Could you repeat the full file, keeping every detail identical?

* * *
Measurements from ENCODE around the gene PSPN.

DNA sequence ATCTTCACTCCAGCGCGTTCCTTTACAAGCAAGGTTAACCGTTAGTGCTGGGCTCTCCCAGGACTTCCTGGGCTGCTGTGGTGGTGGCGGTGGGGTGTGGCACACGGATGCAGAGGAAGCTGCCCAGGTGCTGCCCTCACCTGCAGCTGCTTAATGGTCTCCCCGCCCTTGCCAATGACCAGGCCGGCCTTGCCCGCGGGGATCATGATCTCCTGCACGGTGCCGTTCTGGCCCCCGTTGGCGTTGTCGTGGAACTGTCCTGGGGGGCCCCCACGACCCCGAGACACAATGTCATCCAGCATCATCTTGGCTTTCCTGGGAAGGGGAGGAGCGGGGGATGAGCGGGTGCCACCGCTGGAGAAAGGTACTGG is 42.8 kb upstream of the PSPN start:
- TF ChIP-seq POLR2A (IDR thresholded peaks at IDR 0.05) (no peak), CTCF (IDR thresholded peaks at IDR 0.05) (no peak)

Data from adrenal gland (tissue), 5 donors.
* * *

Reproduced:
Measurements from ENCODE around the gene PSPN.

DNA sequence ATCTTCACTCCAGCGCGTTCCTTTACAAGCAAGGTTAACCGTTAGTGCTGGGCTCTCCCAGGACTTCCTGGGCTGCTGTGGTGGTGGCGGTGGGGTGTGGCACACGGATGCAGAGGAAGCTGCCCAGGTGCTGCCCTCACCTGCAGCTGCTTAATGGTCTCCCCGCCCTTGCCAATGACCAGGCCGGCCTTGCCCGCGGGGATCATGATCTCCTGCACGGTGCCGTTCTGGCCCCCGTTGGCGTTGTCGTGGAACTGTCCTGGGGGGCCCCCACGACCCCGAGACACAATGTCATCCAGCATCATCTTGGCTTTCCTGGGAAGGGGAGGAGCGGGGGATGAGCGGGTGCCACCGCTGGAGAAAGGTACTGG is 42.8 kb upstream of the PSPN start:
- TF ChIP-seq POLR2A (IDR thresholded peaks at IDR 0.05) (no peak), CTCF (IDR thresholded peaks at IDR 0.05) (no peak)

Data from adrenal gland (tissue), 5 donors.